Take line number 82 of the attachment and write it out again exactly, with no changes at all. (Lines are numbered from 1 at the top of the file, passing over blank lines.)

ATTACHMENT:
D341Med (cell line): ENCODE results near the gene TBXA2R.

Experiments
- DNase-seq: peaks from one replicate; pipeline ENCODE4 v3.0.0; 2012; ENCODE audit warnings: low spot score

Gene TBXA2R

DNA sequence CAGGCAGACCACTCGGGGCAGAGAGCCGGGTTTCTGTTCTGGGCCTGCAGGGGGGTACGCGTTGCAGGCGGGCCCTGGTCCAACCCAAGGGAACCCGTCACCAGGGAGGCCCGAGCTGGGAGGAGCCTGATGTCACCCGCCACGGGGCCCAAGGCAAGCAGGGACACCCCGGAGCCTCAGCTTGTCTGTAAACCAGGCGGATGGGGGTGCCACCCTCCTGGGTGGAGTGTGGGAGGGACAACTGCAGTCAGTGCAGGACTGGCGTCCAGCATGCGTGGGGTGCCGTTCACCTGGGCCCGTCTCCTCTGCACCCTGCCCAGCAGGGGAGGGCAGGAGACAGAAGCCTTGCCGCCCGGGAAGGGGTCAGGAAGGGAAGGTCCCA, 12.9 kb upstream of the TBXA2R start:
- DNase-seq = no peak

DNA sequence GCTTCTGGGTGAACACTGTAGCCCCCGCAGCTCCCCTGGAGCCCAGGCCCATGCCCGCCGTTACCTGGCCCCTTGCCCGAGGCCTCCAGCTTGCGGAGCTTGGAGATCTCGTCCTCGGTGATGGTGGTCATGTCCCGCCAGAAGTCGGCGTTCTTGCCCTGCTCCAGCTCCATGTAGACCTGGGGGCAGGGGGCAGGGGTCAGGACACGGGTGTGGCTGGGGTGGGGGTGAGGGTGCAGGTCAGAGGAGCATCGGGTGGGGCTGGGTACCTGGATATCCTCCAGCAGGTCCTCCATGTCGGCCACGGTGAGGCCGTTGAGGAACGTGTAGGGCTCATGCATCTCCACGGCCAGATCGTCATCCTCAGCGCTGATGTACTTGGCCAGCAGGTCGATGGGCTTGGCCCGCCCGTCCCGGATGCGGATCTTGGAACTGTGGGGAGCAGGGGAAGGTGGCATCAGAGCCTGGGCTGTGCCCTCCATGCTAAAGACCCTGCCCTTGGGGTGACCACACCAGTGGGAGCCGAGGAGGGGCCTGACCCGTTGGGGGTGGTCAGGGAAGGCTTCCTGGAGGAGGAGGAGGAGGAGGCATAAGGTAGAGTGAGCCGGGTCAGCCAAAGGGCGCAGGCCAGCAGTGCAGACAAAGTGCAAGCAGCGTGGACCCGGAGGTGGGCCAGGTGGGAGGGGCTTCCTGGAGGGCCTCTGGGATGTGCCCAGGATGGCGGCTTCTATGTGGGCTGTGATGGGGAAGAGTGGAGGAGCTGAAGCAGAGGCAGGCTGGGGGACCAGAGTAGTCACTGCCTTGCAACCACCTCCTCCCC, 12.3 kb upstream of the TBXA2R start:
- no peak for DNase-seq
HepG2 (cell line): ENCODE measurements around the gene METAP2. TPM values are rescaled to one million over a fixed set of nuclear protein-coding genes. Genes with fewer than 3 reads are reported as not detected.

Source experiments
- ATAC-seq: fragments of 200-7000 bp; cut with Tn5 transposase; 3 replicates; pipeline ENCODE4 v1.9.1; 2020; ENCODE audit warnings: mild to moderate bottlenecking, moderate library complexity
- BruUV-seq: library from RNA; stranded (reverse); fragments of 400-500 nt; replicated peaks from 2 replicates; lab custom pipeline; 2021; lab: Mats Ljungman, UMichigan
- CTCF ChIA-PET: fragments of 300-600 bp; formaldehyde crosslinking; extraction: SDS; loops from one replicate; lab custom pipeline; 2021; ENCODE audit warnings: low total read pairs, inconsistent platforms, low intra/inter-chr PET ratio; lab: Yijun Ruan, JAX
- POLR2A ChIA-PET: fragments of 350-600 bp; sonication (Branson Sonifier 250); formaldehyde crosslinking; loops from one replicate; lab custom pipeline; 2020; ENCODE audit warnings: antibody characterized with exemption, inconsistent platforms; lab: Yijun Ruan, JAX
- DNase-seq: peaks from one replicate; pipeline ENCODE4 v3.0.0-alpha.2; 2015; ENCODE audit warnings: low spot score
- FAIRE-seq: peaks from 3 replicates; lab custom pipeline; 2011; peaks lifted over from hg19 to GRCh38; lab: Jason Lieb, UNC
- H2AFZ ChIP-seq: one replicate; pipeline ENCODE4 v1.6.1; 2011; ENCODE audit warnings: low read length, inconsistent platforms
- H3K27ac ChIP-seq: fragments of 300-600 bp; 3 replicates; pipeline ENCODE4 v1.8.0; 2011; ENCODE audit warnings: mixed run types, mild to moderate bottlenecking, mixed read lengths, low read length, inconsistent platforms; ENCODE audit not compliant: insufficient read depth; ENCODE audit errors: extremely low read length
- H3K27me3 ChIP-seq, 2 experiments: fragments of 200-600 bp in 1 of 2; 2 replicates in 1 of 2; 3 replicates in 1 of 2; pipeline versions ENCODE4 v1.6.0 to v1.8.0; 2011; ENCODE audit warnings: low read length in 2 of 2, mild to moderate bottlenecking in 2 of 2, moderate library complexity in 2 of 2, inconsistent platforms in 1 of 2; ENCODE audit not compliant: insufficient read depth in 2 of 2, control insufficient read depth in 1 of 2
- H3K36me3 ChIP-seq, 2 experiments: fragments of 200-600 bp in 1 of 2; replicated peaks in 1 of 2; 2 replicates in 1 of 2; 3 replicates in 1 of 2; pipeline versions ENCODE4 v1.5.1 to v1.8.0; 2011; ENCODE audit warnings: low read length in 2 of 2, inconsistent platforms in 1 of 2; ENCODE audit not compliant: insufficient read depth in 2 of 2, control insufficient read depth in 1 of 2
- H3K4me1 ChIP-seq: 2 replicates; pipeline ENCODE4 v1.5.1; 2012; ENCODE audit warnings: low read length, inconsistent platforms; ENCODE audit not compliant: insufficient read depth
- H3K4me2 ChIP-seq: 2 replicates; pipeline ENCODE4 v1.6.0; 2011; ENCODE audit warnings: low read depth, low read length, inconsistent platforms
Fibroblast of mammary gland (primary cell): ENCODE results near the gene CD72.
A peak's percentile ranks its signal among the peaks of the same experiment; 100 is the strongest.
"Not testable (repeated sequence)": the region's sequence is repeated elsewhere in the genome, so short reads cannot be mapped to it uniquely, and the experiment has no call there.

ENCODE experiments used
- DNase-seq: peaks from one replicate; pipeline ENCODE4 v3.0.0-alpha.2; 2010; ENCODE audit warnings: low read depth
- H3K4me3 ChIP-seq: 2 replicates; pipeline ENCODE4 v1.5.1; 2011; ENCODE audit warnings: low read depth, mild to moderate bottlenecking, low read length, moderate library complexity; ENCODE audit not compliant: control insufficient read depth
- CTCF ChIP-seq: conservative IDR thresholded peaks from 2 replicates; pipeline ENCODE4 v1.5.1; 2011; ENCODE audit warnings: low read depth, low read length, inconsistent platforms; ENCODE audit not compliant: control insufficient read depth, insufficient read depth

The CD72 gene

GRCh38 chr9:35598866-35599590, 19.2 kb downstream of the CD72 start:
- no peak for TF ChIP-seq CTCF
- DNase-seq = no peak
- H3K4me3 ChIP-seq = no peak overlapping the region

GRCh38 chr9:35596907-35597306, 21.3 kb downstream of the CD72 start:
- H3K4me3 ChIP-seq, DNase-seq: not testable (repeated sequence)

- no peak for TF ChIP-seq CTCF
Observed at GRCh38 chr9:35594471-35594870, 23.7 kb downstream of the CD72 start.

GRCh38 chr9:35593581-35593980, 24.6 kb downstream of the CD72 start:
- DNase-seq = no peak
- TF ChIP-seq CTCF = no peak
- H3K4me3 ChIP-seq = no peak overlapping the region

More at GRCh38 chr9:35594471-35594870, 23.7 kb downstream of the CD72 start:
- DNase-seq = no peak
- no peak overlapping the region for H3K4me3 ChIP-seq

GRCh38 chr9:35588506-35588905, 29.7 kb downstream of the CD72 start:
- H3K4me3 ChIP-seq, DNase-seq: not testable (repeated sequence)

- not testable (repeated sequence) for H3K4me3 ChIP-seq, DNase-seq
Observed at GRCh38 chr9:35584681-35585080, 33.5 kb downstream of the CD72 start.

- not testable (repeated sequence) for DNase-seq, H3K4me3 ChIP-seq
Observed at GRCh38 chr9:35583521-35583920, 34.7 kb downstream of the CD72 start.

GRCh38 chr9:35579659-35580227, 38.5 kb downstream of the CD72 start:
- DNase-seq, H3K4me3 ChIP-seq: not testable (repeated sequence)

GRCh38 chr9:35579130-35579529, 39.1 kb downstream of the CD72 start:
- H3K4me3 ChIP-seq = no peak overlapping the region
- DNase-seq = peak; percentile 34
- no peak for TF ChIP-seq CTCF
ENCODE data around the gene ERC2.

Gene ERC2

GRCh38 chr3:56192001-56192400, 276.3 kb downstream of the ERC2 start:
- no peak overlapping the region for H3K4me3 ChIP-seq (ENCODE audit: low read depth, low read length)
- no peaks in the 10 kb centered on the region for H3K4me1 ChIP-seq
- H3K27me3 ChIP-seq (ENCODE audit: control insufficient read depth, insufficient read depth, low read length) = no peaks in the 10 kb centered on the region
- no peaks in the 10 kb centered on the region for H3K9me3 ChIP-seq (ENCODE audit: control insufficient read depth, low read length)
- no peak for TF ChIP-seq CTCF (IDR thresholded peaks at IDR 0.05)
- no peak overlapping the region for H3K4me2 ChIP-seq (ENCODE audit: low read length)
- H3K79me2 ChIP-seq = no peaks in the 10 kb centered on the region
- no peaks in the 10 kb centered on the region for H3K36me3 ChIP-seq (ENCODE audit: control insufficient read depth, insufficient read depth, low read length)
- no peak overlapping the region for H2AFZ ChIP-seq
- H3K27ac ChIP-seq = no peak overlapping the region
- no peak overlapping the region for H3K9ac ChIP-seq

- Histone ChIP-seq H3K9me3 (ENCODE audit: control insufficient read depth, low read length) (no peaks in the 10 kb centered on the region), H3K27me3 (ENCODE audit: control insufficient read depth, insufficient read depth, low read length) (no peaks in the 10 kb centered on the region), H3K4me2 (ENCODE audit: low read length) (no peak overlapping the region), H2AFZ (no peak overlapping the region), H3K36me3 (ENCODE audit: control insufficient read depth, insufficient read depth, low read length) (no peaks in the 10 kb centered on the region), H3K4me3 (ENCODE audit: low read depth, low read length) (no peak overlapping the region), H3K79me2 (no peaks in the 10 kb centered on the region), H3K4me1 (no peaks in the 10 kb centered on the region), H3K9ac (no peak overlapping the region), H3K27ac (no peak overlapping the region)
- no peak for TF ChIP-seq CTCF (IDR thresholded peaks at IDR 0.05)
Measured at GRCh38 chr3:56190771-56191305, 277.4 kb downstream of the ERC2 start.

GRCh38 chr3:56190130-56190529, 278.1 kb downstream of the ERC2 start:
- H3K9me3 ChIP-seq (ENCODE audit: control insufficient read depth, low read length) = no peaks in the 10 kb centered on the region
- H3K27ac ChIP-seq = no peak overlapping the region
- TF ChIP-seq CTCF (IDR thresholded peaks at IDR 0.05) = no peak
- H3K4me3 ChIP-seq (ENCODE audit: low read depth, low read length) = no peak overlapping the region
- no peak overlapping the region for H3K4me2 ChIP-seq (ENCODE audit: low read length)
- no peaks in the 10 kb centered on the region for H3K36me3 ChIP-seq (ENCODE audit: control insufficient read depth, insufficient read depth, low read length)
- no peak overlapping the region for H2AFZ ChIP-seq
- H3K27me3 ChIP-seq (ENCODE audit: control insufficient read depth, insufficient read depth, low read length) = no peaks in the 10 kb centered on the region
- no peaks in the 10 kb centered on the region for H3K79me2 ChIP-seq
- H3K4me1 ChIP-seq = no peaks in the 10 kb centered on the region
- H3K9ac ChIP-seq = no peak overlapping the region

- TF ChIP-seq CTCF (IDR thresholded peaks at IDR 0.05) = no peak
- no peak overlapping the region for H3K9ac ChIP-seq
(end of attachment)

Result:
- no peak overlapping the region for H2AFZ ChIP-seq